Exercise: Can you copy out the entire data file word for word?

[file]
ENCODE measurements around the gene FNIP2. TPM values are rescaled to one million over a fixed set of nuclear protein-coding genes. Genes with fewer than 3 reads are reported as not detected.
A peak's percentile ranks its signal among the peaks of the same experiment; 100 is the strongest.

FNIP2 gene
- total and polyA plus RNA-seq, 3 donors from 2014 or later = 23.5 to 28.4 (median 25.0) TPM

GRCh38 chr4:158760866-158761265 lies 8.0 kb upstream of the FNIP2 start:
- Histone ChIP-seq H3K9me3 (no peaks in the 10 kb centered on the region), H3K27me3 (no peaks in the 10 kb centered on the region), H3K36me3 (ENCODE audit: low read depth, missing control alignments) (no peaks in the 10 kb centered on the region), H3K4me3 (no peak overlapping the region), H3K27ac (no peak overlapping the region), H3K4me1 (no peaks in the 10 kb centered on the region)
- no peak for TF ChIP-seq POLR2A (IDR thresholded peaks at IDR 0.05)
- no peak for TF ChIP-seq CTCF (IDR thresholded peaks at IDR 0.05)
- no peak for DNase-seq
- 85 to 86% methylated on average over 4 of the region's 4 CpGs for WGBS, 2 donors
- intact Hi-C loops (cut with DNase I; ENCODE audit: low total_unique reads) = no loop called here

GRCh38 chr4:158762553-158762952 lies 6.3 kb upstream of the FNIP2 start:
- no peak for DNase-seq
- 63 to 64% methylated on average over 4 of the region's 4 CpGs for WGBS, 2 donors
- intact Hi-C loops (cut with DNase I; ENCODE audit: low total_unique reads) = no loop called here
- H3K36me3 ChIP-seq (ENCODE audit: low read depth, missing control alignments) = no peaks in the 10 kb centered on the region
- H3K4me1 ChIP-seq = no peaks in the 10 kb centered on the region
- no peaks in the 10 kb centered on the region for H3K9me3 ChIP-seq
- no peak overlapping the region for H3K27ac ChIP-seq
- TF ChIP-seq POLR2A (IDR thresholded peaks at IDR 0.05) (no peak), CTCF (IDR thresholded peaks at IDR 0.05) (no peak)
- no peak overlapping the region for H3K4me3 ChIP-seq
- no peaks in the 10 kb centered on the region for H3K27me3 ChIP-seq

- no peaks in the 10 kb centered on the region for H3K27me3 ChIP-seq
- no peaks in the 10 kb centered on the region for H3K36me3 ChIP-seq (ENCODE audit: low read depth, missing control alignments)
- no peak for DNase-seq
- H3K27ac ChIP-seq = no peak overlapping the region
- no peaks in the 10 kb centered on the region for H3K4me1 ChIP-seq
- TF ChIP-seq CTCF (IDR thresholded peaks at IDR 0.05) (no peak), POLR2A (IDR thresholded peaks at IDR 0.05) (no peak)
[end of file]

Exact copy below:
ENCODE measurements around the gene FNIP2. TPM values are rescaled to one million over a fixed set of nuclear protein-coding genes. Genes with fewer than 3 reads are reported as not detected.
A peak's percentile ranks its signal among the peaks of the same experiment; 100 is the strongest.

FNIP2 gene
- total and polyA plus RNA-seq, 3 donors from 2014 or later = 23.5 to 28.4 (median 25.0) TPM

GRCh38 chr4:158760866-158761265 lies 8.0 kb upstream of the FNIP2 start:
- Histone ChIP-seq H3K9me3 (no peaks in the 10 kb centered on the region), H3K27me3 (no peaks in the 10 kb centered on the region), H3K36me3 (ENCODE audit: low read depth, missing control alignments) (no peaks in the 10 kb centered on the region), H3K4me3 (no peak overlapping the region), H3K27ac (no peak overlapping the region), H3K4me1 (no peaks in the 10 kb centered on the region)
- no peak for TF ChIP-seq POLR2A (IDR thresholded peaks at IDR 0.05)
- no peak for TF ChIP-seq CTCF (IDR thresholded peaks at IDR 0.05)
- no peak for DNase-seq
- 85 to 86% methylated on average over 4 of the region's 4 CpGs for WGBS, 2 donors
- intact Hi-C loops (cut with DNase I; ENCODE audit: low total_unique reads) = no loop called here

GRCh38 chr4:158762553-158762952 lies 6.3 kb upstream of the FNIP2 start:
- no peak for DNase-seq
- 63 to 64% methylated on average over 4 of the region's 4 CpGs for WGBS, 2 donors
- intact Hi-C loops (cut with DNase I; ENCODE audit: low total_unique reads) = no loop called here
- H3K36me3 ChIP-seq (ENCODE audit: low read depth, missing control alignments) = no peaks in the 10 kb centered on the region
- H3K4me1 ChIP-seq = no peaks in the 10 kb centered on the region
- no peaks in the 10 kb centered on the region for H3K9me3 ChIP-seq
- no peak overlapping the region for H3K27ac ChIP-seq
- TF ChIP-seq POLR2A (IDR thresholded peaks at IDR 0.05) (no peak), CTCF (IDR thresholded peaks at IDR 0.05) (no peak)
- no peak overlapping the region for H3K4me3 ChIP-seq
- no peaks in the 10 kb centered on the region for H3K27me3 ChIP-seq

- no peaks in the 10 kb centered on the region for H3K27me3 ChIP-seq
- no peaks in the 10 kb centered on the region for H3K36me3 ChIP-seq (ENCODE audit: low read depth, missing control alignments)
- no peak for DNase-seq
- H3K27ac ChIP-seq = no peak overlapping the region
- no peaks in the 10 kb centered on the region for H3K4me1 ChIP-seq
- TF ChIP-seq CTCF (IDR thresholded peaks at IDR 0.05) (no peak), POLR2A (IDR thresholded peaks at IDR 0.05) (no peak)